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Seventh Circuit: No RLUIPA Violation for Rejecting Bible Camp’s Zoning Requests

A recent decision from the Seventh Circuit Court of Appeals found that a Wisconsin town did not violate RLUIPA when it refused to allow a year-round Bible camp to operate in a single-family residential area. In Eagle Cove Camp & Conference Center, Inc. v. Town of Woodboro, Wisconsin, No. 3:10-cv-00118 (7th Cir. Oct. 30, 2013), Eagle Cove claimed the Town and County violated RLUIPA and various constitutional provisions by refusing to allow Eagle Cove to build and operate a year-round Bible camp on 34 acres of residentially zoned property in the Town. The single-family residential zone was created to provide quiet and secluded areas for families, and all recreational camps are speficially prohibited in the zone.

Eagle Cove first attempted to rezone the Property to Recreational, but the County denied the rezoning petition because Eagle Cove’s proposed use conflicted with the residential area. The County specifically considered RLUIPA’s implications and determined Eagle Cove could still achieve its objectives through a conditional use permit rather than rezoning the Property. Eagle Cove then applied for a conditional use permit to build the Bible camp on the Property. The plans submitted by Eagle Cove included a lodge that was larger than 106,000 square feet, with a maximum capacity of 348 campers and 60 additional outdoor camp sites. The County again denied the application, finding the requested use was incompatible with the adjacent properties and the single-family residential zone.

Eagle Cove then filed suit, alleging various violations of RLUIPA and the U.S. and Wisconsin Constitutions. The district court granted summary judgment in favor of the Town and County on all counts. Eagle Cove’s RLUIPA exclusion claim was rejected because Eagle Cove could still use their land for religious assembly, just not a year-round Bible camp. In order to state a valid RLUIPA exclusion claim, religious assembly use must be totally excluded. Eagle Cove’s unreasonable limitations claim under RLUIPA was similarly rejected because there were many other areas within the Town in which the year-round Bible camp was an acceptable use. Eagle Cove’s substantial burden claimed likewise failed since Eagle Cove admitted that there were four other pieces of land within the Town that were suitable for its Bible camp, suggesting that it was not the local land use regulations that burdened Eagle Cove’s own religious exercise. Eagle Cove’s equal terms claim under RLUIPA failed because the Town’s zoning code prohibited all residential camps outright in the residential area, and thus the Town had treated both secular and religious recreational camps in the same manner.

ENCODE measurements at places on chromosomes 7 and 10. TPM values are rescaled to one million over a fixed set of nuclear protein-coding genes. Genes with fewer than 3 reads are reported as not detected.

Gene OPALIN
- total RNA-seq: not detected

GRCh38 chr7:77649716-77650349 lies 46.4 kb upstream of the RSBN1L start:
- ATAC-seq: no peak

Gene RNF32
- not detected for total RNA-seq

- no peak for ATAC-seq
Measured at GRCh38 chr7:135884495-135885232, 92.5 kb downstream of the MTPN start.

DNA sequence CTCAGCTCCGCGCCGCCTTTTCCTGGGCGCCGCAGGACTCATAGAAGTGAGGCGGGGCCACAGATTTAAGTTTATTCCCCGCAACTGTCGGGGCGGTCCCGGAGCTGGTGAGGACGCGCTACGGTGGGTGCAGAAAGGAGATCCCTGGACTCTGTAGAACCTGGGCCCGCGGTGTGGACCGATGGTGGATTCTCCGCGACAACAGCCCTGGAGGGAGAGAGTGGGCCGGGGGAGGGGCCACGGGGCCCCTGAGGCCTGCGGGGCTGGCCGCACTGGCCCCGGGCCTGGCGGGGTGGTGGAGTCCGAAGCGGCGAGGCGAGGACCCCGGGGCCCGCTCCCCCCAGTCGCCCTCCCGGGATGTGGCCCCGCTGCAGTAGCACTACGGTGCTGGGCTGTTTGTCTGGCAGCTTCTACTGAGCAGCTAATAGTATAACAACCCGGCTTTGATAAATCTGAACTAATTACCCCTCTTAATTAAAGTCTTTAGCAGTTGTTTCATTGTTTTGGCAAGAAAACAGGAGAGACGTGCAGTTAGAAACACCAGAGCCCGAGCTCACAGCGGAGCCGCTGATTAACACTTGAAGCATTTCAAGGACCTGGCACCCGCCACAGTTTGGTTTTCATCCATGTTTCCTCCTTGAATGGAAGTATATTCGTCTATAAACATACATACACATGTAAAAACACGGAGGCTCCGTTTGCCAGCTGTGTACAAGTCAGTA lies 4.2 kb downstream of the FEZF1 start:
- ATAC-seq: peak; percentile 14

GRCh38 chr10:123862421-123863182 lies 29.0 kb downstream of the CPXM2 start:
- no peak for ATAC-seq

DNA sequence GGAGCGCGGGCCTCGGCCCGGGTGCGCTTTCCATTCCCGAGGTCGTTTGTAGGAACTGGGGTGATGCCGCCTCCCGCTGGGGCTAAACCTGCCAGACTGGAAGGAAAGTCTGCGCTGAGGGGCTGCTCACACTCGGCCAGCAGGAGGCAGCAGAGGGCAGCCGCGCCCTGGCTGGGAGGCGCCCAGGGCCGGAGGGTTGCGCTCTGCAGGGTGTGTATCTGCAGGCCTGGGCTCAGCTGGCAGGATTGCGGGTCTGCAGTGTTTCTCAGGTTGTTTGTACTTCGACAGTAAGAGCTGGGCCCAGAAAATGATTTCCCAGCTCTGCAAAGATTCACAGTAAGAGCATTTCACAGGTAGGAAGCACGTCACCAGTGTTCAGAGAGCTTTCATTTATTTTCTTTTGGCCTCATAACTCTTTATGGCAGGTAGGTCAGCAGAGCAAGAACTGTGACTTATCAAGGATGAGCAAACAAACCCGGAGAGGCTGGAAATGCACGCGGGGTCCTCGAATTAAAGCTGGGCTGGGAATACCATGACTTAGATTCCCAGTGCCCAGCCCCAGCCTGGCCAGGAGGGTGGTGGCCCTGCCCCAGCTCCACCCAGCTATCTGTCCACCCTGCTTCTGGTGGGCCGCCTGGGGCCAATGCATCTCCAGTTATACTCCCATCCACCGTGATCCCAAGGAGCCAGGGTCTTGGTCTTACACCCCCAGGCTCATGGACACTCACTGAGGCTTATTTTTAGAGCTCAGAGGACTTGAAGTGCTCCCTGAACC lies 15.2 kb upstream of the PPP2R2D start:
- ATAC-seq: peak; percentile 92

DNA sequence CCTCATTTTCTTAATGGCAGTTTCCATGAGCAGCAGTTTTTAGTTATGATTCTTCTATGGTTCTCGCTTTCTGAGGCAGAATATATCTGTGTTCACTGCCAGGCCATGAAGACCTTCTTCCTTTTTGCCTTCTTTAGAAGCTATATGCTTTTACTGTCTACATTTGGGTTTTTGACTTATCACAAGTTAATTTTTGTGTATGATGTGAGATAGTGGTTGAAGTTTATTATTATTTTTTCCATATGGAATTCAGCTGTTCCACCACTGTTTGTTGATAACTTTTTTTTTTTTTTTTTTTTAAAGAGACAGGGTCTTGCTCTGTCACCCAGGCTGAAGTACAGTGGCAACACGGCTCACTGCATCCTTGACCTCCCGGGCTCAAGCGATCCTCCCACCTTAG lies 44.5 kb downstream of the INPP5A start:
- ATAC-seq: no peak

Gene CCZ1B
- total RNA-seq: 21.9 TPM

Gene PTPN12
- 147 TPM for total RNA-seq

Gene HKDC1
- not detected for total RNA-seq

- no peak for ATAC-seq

This case is particularly instructive because it demonstrates RLUIPA is not a “get out of jail free” card that allows religious institutions to avoid having to comply with local land use regulations, as many RLUIPA critics often suggest. Rather, the case reinforces RLUIPA’s primary purpose: to create an even playing field for religious institutions that have historically been subject to discreet, and sometimes blatant, discriminatory treatment from local governments when compared to their secular counterparts.

The attorneys at Dalton & Tomich have extensive experience litigating RLUIPA claims on behalf of religious institutions nationwide. Feel free to contact us if you believe you have been subject to an improper or discriminatory land use decision. The full Seventh Circuit opinion is available here.

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